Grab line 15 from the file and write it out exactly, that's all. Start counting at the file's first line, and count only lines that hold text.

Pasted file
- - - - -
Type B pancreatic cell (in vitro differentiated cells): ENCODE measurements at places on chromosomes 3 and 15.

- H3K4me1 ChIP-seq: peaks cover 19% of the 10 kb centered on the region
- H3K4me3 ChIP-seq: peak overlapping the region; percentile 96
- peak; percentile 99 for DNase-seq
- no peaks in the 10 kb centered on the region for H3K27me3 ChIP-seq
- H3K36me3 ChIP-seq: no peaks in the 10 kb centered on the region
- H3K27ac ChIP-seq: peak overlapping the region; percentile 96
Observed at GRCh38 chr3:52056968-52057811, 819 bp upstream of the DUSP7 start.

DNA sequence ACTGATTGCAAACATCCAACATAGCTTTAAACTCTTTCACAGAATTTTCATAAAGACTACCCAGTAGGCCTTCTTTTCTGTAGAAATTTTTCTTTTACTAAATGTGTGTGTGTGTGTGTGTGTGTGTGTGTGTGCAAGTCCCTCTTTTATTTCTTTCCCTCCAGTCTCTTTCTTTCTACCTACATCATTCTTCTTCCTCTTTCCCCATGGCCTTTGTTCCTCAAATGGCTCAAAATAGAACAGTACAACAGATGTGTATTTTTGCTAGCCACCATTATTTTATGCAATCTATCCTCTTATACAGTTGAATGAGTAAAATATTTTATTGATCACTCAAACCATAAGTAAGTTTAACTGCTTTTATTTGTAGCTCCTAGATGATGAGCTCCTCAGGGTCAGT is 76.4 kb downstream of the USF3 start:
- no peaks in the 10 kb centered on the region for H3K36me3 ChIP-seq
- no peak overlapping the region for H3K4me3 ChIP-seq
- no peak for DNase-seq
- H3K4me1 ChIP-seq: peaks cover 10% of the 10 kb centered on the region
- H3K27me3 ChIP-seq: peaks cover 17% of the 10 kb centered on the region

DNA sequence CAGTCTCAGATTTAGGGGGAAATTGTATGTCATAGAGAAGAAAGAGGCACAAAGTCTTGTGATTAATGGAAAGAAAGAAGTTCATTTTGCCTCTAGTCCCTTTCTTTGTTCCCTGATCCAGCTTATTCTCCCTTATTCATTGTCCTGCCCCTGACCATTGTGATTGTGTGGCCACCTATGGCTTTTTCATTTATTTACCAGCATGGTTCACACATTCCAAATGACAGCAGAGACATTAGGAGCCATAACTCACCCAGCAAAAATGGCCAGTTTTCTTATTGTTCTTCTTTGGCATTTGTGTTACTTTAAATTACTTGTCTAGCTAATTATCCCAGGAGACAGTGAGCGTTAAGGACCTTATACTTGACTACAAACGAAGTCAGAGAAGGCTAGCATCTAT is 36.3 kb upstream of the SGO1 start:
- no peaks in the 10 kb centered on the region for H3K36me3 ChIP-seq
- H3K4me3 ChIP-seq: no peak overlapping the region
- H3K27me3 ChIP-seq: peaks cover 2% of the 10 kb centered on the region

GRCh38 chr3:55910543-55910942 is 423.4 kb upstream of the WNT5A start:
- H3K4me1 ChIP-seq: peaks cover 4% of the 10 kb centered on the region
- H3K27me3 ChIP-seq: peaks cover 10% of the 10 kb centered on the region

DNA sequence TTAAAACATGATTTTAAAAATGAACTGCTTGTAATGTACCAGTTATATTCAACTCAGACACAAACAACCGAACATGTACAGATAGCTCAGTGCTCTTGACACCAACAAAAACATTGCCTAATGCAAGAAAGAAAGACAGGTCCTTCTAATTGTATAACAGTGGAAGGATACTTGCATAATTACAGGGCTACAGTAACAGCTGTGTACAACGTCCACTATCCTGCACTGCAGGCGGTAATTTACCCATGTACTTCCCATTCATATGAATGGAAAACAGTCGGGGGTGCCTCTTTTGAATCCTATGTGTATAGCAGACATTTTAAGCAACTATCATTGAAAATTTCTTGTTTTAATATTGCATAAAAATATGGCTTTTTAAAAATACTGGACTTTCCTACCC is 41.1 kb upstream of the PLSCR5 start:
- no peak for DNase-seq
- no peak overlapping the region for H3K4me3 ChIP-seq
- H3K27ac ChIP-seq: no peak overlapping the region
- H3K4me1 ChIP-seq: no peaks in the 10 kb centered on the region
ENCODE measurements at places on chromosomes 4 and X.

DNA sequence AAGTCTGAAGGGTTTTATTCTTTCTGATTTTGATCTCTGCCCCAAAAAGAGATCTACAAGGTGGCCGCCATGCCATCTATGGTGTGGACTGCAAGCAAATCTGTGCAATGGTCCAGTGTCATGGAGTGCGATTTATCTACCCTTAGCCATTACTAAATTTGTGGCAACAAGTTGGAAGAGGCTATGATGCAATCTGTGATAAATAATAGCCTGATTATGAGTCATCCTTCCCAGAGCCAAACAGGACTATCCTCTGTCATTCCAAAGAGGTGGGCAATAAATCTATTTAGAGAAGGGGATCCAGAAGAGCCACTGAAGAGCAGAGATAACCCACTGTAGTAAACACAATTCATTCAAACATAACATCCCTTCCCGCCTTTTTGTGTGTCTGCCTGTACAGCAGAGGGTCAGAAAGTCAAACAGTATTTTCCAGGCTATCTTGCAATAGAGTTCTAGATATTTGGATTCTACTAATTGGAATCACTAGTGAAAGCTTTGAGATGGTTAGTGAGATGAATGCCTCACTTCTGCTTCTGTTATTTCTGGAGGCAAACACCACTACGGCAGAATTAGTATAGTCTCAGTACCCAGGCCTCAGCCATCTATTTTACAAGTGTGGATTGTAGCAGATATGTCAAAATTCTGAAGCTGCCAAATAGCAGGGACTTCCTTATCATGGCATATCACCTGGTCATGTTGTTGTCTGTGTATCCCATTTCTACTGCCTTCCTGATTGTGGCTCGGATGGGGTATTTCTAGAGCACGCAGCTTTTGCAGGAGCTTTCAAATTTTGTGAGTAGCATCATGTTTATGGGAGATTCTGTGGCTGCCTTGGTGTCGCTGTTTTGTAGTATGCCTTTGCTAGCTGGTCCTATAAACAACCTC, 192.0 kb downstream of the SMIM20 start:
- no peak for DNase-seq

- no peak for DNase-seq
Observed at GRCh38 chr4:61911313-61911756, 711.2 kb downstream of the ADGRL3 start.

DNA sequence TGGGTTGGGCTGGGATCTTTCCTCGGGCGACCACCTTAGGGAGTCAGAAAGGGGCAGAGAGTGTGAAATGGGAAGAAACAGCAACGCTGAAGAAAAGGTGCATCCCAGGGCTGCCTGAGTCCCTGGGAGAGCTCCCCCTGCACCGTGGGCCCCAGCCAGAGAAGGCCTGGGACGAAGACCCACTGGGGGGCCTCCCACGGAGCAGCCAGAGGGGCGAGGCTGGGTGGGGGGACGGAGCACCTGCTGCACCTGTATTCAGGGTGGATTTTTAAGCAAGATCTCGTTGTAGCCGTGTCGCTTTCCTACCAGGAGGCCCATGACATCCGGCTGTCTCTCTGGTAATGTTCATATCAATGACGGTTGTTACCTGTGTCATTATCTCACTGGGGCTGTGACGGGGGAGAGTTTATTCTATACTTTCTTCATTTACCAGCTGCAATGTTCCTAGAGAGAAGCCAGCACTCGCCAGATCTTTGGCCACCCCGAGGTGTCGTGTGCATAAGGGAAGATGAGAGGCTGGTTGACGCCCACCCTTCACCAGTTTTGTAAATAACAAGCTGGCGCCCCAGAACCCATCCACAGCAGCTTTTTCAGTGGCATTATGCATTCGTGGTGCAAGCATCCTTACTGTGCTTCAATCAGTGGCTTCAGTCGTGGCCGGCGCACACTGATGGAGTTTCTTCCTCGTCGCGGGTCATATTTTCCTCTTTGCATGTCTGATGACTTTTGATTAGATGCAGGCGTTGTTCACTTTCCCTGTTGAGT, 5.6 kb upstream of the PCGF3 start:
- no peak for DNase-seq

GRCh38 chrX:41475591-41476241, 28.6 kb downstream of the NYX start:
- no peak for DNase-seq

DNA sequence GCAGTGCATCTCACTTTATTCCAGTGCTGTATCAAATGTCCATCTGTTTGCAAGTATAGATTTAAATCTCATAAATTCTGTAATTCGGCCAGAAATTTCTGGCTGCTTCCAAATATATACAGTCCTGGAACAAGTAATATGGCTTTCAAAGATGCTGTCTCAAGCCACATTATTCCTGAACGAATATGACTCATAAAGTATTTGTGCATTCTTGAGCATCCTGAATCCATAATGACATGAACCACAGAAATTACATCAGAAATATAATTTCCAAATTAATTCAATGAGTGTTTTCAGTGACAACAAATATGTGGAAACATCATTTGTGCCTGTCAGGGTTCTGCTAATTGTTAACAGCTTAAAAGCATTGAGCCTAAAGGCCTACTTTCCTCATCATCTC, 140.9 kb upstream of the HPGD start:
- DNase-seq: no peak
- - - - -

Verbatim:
DNA sequence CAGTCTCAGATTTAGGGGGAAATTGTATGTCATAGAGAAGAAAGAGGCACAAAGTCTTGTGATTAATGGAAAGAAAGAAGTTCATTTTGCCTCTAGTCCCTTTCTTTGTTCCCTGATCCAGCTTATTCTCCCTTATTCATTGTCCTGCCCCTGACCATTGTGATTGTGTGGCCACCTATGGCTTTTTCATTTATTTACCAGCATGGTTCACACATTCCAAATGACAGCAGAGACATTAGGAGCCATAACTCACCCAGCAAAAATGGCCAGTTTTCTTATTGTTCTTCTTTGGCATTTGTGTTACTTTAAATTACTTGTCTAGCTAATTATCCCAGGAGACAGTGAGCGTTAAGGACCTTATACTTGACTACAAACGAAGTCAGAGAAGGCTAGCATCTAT is 36.3 kb upstream of the SGO1 start: